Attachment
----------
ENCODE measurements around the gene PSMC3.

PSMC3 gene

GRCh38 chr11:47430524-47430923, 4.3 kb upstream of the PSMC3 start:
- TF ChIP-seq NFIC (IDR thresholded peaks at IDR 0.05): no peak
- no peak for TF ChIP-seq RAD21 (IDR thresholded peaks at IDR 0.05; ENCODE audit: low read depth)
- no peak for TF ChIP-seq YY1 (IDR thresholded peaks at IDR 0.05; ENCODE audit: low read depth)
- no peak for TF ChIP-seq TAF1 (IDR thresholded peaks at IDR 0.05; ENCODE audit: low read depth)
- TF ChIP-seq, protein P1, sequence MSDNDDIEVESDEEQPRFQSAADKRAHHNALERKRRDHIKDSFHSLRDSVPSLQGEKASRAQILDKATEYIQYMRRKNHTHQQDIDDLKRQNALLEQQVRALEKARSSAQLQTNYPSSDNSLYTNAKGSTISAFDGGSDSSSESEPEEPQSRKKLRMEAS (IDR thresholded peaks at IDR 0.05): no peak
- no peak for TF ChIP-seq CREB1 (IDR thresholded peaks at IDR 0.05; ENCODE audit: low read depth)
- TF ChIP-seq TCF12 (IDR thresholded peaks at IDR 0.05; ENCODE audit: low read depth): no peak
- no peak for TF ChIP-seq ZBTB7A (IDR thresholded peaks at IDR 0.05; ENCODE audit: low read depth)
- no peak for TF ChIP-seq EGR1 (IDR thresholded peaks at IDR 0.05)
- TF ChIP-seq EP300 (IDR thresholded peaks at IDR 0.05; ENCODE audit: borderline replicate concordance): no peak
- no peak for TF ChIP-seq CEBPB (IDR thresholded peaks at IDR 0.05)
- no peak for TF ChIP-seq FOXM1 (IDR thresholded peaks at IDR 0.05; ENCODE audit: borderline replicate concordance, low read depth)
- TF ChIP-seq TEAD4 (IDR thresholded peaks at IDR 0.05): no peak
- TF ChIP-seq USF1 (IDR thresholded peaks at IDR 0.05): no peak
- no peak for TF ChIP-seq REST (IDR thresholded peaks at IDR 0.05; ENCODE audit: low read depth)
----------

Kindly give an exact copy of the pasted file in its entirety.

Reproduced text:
ENCODE measurements around the gene PSMC3.

PSMC3 gene

GRCh38 chr11:47430524-47430923, 4.3 kb upstream of the PSMC3 start:
- TF ChIP-seq NFIC (IDR thresholded peaks at IDR 0.05): no peak
- no peak for TF ChIP-seq RAD21 (IDR thresholded peaks at IDR 0.05; ENCODE audit: low read depth)
- no peak for TF ChIP-seq YY1 (IDR thresholded peaks at IDR 0.05; ENCODE audit: low read depth)
- no peak for TF ChIP-seq TAF1 (IDR thresholded peaks at IDR 0.05; ENCODE audit: low read depth)
- TF ChIP-seq, protein P1, sequence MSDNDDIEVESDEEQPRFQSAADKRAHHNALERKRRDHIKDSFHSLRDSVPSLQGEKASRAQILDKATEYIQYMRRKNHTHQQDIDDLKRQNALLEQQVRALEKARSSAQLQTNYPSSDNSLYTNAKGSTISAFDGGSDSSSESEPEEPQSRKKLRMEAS (IDR thresholded peaks at IDR 0.05): no peak
- no peak for TF ChIP-seq CREB1 (IDR thresholded peaks at IDR 0.05; ENCODE audit: low read depth)
- TF ChIP-seq TCF12 (IDR thresholded peaks at IDR 0.05; ENCODE audit: low read depth): no peak
- no peak for TF ChIP-seq ZBTB7A (IDR thresholded peaks at IDR 0.05; ENCODE audit: low read depth)
- no peak for TF ChIP-seq EGR1 (IDR thresholded peaks at IDR 0.05)
- TF ChIP-seq EP300 (IDR thresholded peaks at IDR 0.05; ENCODE audit: borderline replicate concordance): no peak
- no peak for TF ChIP-seq CEBPB (IDR thresholded peaks at IDR 0.05)
- no peak for TF ChIP-seq FOXM1 (IDR thresholded peaks at IDR 0.05; ENCODE audit: borderline replicate concordance, low read depth)
- TF ChIP-seq TEAD4 (IDR thresholded peaks at IDR 0.05): no peak
- TF ChIP-seq USF1 (IDR thresholded peaks at IDR 0.05): no peak
- no peak for TF ChIP-seq REST (IDR thresholded peaks at IDR 0.05; ENCODE audit: low read depth)